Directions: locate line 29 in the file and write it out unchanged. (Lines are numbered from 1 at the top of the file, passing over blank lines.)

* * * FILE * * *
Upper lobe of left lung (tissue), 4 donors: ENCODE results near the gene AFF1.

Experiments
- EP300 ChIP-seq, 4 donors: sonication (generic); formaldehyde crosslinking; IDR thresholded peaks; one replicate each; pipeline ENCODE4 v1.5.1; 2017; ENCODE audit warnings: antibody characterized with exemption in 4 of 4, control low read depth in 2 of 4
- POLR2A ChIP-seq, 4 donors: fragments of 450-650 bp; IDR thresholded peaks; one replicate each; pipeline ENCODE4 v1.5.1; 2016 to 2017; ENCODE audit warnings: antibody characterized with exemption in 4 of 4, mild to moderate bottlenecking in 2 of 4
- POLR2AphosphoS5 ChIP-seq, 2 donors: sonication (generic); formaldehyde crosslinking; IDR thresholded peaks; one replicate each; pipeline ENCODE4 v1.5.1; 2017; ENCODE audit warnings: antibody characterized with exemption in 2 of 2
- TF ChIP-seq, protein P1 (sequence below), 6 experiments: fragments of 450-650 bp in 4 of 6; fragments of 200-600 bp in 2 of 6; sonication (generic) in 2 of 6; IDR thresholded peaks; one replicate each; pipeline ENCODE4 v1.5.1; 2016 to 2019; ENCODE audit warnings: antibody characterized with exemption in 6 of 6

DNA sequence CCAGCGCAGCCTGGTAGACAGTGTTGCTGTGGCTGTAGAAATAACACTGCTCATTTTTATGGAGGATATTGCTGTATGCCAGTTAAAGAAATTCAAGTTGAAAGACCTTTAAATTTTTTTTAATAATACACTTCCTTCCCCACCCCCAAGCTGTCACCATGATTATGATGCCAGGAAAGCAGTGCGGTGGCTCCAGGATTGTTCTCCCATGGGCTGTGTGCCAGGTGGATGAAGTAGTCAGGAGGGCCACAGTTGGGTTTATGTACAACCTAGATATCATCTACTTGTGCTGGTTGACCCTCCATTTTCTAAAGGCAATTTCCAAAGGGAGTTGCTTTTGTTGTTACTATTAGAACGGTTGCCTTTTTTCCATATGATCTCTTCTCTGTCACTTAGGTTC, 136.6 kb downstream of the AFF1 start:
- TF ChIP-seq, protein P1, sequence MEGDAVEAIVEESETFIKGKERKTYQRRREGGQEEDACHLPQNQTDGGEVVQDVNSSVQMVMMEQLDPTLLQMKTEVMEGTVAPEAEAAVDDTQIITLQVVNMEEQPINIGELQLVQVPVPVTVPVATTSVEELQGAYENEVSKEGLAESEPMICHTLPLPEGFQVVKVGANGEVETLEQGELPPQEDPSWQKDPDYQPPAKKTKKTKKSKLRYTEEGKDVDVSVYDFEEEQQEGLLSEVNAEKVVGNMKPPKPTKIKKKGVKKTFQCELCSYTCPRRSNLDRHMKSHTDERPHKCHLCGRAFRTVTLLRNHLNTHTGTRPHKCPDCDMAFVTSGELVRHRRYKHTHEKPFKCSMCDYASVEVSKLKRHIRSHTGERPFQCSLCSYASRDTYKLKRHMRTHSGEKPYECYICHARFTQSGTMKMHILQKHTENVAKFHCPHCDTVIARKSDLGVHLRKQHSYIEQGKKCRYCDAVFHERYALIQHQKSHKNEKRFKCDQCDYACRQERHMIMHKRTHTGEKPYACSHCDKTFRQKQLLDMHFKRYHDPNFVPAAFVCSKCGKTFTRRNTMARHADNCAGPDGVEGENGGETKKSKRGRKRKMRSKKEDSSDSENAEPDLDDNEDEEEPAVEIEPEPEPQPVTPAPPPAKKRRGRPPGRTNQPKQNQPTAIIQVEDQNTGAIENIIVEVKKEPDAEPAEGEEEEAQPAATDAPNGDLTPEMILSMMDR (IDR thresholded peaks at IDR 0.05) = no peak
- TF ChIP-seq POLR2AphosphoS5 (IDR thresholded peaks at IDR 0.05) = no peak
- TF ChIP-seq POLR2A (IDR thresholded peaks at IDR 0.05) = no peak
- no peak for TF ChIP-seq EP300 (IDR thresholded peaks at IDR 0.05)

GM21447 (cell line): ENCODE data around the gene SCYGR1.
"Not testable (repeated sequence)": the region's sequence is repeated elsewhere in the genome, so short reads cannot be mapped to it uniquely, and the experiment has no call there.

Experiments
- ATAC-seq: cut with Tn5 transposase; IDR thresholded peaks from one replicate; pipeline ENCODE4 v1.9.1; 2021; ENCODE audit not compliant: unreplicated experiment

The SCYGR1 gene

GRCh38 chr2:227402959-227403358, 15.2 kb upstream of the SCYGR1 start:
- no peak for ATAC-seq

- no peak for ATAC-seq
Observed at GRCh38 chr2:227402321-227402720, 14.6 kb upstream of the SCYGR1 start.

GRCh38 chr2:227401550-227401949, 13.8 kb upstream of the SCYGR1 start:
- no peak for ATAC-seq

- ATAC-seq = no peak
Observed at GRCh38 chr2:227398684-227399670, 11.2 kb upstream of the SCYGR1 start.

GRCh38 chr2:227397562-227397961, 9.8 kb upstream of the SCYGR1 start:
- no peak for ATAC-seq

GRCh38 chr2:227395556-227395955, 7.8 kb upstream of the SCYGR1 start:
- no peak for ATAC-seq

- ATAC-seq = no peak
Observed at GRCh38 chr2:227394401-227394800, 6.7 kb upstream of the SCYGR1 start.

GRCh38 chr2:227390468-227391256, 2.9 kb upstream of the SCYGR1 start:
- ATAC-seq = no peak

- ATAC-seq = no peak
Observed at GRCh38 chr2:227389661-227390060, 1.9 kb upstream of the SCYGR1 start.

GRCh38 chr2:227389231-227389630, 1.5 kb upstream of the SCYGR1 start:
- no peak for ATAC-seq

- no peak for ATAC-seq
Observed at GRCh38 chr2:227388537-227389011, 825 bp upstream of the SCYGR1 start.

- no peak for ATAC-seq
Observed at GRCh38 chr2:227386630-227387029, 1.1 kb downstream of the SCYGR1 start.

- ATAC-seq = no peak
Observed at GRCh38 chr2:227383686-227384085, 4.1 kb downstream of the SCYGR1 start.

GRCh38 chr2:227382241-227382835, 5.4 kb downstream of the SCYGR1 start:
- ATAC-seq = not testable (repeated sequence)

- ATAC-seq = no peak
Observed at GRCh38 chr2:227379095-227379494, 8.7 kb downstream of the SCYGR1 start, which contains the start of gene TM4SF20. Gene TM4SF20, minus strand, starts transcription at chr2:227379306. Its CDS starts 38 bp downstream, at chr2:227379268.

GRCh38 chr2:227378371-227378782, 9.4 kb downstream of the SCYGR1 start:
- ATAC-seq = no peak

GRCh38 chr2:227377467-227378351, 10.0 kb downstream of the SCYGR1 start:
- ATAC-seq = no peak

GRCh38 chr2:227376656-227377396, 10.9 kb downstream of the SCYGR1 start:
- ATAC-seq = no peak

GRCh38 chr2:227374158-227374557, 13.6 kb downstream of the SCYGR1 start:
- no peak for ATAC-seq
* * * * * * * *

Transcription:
- ATAC-seq = no peak